The United States of America and Sweden both raised their flags on this agenda item but the resulting dramatic tension was quickly abated by a procedural question with regards to the consultation process. The question was answered as follows: if the proposed amendment is not rejected by any Party within eighteen months of 30th July 2009, it shall enter into force. If any rejection is forthcoming, however, a conference shall be called to consider the amendment.

Accompanying the USA with its promotion of Virginia Bright Leaf cigarettes adulterated with numerous chemicals to increase the burn (increasing health problems and house fires in order to sell more), and misbranded (with no labeling of the additives), is Sweden, with the following suggestion for Bolivians to abandon Coca in favor of Ice Cream!

Better income from ice cream than coca cultivation

Felipe and Mabel Vera Loza have started an ice cream factory and got the farmers to grow passion fruit instead of coca leaves. This is just what the Bolivian economy needs -- modern enterprise and profitable alternatives to the drug production that results from coca cultivation.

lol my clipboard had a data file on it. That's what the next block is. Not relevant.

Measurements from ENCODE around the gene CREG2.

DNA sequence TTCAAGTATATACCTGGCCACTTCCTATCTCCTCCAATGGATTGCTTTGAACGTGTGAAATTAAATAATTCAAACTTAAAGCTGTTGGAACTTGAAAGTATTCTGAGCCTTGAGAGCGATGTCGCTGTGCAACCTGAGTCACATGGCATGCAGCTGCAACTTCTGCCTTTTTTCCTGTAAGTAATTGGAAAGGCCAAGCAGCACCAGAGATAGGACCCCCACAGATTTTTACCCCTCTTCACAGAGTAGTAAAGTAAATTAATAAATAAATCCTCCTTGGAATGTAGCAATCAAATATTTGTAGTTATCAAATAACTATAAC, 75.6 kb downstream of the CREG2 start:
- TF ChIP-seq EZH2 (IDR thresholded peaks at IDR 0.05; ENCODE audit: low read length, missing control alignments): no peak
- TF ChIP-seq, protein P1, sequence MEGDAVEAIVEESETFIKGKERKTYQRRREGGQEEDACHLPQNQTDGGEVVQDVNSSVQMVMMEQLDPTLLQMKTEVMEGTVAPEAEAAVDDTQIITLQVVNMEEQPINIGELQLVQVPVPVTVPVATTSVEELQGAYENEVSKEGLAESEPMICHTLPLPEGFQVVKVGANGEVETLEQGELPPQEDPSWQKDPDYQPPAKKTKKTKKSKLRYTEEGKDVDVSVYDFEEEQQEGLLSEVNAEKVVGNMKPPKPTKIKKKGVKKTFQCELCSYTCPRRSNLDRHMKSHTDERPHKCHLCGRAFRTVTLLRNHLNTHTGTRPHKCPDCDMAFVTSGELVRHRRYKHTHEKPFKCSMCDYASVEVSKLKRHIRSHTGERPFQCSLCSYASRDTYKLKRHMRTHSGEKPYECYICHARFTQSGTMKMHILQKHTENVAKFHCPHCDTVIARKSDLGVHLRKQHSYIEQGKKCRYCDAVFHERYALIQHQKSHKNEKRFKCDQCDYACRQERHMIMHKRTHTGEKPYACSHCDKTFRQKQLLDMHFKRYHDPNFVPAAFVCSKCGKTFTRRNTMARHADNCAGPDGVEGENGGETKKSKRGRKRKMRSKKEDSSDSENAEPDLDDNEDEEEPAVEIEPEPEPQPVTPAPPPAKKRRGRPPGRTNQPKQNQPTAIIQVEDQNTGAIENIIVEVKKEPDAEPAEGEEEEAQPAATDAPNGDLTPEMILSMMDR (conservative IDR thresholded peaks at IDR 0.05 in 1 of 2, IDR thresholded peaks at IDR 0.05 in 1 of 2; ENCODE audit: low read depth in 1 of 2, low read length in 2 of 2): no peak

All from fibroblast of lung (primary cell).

On the Altiplano, high above Bolivia's capital La Paz, 700,000 people live in poverty, but behind the first impressions of misery hides another reality - enterprise and ingenuity, a Bolivian "Gnosjö spirit" (distinctive enterprising spirit in Gnosjö, Sweden) that has turned the Altiplano into one of the fastest growing economic regions in Bolivia. One of many resourceful entrepreneurs is Felipe Vera Loza. Fifteen years ago, Felipe and his wife Mabel bought an Italian ice cream machine of the make Catabriga, which was placed in the family's kitchen. From there they built the company Delizia, which is now the second-biggest producer of yoghurt, ice cream and Juice in La Paz. Today, the facility is worth 40 million SEK and has an annual turnover of as much, and the company continues to grow.